Since we are late, let’s get on with the show. It begins with a vegetable flower, okra, Pitre’s short red bush cowhorn. Added: yes, this is a member of the hibiscus family, or was before they decided to change the name.
It is almost time to bring the orchids into the sunroom/greenhouse for another winter. First they need the dip of death before coming inside. Click here to read the explanation of that process. Starr Wars, Paphiopedilum (Starr Warr x Maudiae) ‘Pisgah’ x Paph. Dark Spell ‘Wolf Lake’, on the left and Raven, Paphiopedilum Raven ‘Forever More’ x Paph. curtisii ‘Imperial Purple’ on the right have swelling flower buds. Is it their bloom season already? Looks like it.
Three types of Anemones bloom in the fall here. Anemone hupehensis ‘Robustissima’ on the upper left, A. ‘Praecox’ on the right and in the first garden shot and from under the pine trees, A. sylvestris ‘Madonna’ started from seeds many years ago. Madonna is one of the toughest of ground covers, having to do battle with Vinca major and still spreading nicely in spite of that onslaught.
A stalwart soldier in the battle against the little leaf syndrome is the Black and Blue Salvia, S. guaranitica ‘Black And Blue’. This is true civil war for a brother to black and blue, S. greggii fights flower and stem on the side of the little leaves.
Equal in value to flowers are the berries in the garden. Belamcanda chinensis, Blackberry lily is sporting that for which it was named in the shed bed. Also seen are Helenium autumnale and Nasella tenuissima.
There are natives in our midst, including the white snakeroot, Ageratina altissima…
…and blue mist flower, Conoclinium coelestinum.
Along with beautiful blooms and fabulous foliage there is an amazing scent that drifts over the entire Fairegarden. A head will tilt and turn, looking for the source of this sweet fragrance.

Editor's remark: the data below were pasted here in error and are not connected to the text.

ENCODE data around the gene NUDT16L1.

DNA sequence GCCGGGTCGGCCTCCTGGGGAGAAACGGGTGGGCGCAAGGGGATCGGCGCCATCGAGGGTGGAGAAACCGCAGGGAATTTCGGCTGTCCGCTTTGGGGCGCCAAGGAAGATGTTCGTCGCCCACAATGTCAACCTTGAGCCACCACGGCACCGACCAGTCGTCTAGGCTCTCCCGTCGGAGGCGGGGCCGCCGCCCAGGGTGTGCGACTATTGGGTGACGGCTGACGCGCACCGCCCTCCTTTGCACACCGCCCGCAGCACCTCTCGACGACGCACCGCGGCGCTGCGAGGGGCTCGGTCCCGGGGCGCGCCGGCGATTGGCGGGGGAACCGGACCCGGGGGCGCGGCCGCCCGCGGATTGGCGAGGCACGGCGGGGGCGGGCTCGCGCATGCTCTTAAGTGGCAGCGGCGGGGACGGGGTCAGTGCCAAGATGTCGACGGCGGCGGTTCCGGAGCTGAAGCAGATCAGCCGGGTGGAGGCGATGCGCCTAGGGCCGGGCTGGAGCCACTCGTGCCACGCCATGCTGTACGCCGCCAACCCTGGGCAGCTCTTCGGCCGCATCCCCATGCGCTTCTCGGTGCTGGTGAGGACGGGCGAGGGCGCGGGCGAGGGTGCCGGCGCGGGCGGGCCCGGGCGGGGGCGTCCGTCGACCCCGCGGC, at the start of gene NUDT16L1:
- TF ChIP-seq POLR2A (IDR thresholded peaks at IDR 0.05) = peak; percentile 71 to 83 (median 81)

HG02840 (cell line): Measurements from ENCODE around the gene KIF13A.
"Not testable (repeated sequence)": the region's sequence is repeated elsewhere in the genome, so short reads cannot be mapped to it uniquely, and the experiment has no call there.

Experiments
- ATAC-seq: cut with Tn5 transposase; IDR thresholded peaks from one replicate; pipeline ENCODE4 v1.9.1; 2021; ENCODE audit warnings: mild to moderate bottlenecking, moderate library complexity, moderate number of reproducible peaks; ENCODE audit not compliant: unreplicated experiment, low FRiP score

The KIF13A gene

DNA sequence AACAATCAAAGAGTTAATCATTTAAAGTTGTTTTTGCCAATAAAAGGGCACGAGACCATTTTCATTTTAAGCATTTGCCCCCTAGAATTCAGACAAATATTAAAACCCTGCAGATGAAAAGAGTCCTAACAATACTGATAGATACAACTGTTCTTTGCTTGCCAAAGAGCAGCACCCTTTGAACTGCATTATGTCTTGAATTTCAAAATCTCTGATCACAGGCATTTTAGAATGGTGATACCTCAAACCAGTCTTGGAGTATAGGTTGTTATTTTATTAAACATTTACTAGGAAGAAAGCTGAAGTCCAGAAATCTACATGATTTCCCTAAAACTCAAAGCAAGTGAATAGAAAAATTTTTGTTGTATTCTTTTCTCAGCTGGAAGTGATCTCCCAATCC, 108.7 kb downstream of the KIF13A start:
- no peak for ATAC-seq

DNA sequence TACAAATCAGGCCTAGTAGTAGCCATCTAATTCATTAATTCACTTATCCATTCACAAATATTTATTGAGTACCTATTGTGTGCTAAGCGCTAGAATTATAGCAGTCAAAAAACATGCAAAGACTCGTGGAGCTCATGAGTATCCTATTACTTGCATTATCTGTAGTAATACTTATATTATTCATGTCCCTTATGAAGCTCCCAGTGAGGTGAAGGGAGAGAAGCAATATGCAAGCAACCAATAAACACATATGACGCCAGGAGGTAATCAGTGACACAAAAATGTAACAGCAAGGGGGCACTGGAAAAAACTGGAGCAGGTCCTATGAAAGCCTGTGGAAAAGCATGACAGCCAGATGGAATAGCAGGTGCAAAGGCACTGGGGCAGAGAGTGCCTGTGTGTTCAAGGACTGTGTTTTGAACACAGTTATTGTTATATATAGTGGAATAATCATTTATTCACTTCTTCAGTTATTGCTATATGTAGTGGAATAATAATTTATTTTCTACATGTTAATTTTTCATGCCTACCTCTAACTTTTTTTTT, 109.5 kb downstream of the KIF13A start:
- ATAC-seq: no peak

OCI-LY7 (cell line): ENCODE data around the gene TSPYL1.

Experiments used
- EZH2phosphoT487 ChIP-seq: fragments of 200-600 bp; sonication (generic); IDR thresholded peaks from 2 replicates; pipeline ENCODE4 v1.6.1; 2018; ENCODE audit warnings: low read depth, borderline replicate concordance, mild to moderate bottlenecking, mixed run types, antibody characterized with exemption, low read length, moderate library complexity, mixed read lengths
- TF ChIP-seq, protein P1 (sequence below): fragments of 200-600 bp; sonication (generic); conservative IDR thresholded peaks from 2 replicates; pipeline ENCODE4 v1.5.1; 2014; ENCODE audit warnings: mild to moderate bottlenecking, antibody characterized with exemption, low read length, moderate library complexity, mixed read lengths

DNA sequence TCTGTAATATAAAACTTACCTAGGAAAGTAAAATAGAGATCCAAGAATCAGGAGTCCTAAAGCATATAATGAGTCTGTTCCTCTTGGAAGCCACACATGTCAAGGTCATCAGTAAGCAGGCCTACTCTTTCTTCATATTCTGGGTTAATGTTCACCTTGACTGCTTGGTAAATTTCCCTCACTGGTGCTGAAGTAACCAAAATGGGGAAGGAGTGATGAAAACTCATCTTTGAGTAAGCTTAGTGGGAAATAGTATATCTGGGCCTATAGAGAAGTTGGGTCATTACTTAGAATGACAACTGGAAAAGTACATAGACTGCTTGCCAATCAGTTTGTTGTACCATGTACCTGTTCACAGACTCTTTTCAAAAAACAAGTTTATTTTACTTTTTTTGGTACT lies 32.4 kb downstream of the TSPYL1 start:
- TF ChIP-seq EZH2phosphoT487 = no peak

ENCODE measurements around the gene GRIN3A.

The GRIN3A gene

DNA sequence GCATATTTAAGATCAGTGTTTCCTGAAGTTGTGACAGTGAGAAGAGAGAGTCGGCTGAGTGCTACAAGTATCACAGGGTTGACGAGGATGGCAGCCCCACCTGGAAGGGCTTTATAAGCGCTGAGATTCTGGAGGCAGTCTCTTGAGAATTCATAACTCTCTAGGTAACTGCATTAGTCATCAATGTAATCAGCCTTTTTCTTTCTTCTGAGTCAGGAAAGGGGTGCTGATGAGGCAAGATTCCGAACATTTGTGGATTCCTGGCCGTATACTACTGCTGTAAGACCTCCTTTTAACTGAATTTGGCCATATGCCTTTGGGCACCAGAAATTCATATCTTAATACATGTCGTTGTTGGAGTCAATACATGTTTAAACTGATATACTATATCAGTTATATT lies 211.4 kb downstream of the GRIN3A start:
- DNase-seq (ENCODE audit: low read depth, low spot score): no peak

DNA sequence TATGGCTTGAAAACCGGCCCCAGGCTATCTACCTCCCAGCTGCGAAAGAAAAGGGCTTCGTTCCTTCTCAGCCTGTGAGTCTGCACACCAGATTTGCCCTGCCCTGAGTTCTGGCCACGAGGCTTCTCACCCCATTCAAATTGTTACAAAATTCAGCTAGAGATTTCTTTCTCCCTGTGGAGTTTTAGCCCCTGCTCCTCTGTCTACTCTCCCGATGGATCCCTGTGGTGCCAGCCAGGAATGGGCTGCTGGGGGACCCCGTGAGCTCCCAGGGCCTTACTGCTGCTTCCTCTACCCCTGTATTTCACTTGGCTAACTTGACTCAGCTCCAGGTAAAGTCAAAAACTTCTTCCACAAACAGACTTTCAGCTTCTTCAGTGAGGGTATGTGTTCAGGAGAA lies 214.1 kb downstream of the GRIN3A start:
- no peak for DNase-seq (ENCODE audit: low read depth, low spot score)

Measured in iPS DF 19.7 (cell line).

The source is the insignificant looking but packing a wallop flowering of the Tea Olive, Osmanthus fragrans. The name gives it away. Some references said the exquisite smell is like a ripe peach. To this nose it is more like warm honey. In any case, it is indescribably delicious!
Looking like it has been slimed, Leo, Leonotis leonurus, from last month’s bloom day post, click here to read about the team, has grown yet taller and his blossoms have begun to open. ADDED: Deciding to do more research into why this plant is so much taller than the 4 to 6 feet specified on the seed packet, I now believe it to be L. nepetifolia ‘Staircase’. The leaves are not the narrow ones of L. leonurus, but rather larger like a Nepeta. Makes sense.
There is just one teeny tiny bone that needs to be picked with this potted seed grown athlete.
The flower shown on this plant is at the top of a stalk that is at least twelve feet off the ground. Our tallest folding ladder is eight feet. I am just over five feet tall. As you can see by this expertly drawn diagram, the feet of the photographer were on the second step from the top, even though common sense tells us not to go above the point where hands can hold onto the ladder, or something, anything. The things one will do for the blog. Do you like the pink camera? Can you see the orange flower? It is circled with yellow and cyan, but still is hard to make out in this photo. A teepee of birch branches holds up this silliness and has withstood a couple of strong wind storms. We are hoping for some blooms to develop a little closer to earth, or this will be considered a one hit wonder in the Fairegarden.
To see more blooms from around the world, check out the blog of the vivacious Carol at May Dreams.